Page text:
If we add in the complications this style of attack will bring to our incident response teams and processes, we have one nasty mess on our hands. Let’s say the attack did in fact work and now all PDF files residing on the user’s computer are infected with this malicious code, and that the second stage of this attack is the retrieval of a Trojan from a server out on the internet upon successful exploitation. It is very likely that at some point in time our anti-virus software or a network monitoring device such as an IDS will detect the Trojan. This detection will most likely either spawn the incident response team to take action by verifying the Trojan was quarantined by our antivirus software or that the machine is reimaged with our standard corporate image. Does this really address the situation at hand? Not really, since both of these responses will not address the infected PDF files that is facilitating the attack, or in simple terms the infection vector.
Even if the system was re-imaged, it is a common practice for the incident response team to back up and restore all files they do not suspect as being malicious and/or involved in the attack back on the users system. Do you really think the incident response team will suspect every single PDF file on the user’s computer as being involved? I seriously doubt it. The other aspect that needs to be taken into account with this attack scenario is that by cleaning the user’s computer the attacker will be alerted to the fact that you have now detected his or her activity since the Trojan will no longer be accessible to the attacker. This informs the attacker that it is now time to change and/or modify the Trojan being downloaded from the Internet by the exploit pack to evade detection once again and then it is just a matter of time before the user reopens one of those trusted PDF files and becomes a victim once again.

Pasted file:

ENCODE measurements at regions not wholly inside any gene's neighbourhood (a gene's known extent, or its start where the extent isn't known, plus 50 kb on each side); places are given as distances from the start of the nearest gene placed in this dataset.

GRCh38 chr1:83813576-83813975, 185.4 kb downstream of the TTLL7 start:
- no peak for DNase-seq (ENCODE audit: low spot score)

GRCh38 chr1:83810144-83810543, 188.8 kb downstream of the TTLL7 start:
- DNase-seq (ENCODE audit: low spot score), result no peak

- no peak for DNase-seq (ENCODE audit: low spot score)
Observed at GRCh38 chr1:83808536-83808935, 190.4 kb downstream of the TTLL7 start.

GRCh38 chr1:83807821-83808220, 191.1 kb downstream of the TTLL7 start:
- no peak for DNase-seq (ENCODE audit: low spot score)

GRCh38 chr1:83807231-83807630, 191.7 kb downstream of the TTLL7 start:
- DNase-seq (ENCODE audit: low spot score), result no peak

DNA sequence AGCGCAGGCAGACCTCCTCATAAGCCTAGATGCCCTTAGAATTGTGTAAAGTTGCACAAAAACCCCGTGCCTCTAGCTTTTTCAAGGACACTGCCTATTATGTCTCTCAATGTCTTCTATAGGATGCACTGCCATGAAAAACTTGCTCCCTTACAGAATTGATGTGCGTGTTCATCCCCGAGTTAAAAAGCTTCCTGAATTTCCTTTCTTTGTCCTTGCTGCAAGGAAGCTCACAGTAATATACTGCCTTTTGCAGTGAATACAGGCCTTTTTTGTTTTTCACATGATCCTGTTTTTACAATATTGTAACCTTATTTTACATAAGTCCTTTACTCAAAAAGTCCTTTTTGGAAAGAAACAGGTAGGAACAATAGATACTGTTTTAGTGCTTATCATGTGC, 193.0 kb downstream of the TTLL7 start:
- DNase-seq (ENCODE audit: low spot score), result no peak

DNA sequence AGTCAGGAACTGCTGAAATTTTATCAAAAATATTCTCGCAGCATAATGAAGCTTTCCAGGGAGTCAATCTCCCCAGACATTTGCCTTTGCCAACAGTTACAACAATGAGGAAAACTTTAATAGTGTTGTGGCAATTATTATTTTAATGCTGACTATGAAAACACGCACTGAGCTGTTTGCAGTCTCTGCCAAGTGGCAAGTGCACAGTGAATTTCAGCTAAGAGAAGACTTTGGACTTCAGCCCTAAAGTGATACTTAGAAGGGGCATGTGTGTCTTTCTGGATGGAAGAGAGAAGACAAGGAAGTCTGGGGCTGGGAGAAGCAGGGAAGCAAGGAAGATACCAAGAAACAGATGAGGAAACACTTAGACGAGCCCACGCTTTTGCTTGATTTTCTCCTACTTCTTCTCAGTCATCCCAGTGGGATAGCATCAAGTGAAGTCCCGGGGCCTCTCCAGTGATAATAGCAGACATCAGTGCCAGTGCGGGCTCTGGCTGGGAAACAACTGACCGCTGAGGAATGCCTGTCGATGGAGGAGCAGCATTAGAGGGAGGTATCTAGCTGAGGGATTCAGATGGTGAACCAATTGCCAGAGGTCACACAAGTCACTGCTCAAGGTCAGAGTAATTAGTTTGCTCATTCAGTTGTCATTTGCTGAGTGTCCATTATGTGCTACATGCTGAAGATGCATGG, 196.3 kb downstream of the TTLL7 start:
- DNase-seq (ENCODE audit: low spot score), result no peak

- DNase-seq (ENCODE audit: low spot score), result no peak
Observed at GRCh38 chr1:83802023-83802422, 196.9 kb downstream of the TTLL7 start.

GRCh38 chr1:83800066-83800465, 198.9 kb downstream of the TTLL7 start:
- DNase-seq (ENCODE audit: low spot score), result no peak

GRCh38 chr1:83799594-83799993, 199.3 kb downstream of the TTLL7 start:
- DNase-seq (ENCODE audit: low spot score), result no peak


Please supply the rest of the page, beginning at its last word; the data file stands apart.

As you can see this is one nasty cycle for which most of our standard security and incident response procedures are just not prepared and/or equipped to handle. Now think of all the methods that could be utilized to distribute a PDF file to unsuspecting users and if that doesn’t cause your head to spin I don’t know what will. Well it could get worse, just think if this style of attack was combined with a PDF rendering application zero day attack, now that could spell some serious disaster for most of us. That isn’t the end either, as the PDF specifications allows interaction with common media players and Acrobat Reader currently allows Flash to be embedded, so zero day attacks on media applications could possibly be carried out from within the PDF.
This feature rich document format has just as many exploit possibilities as it has features, so what can we do about this? My recommendation is unless you have some specific use case within your business processes for all of these features to change your default PDF rendering application to a striped down version that does not support any of these features. I don’t really have any specific recommendations on which one to use specifically, so I would recommend doing some research and choosing one that best meets your needs. Another option is for PDFs readable on the web utilize an online PDF viewer such as Google’s PDF Viewer. Maybe if we push hard enough or just ask nicely enough we can get some of the major vendors such as Acrobat and Foxit to provide a minimalistic version of their applications, wouldn’t that would be nice?
* Jeremy Conway is a Product Manager for NitroSecurity where he performs threat and security research supporting new product development.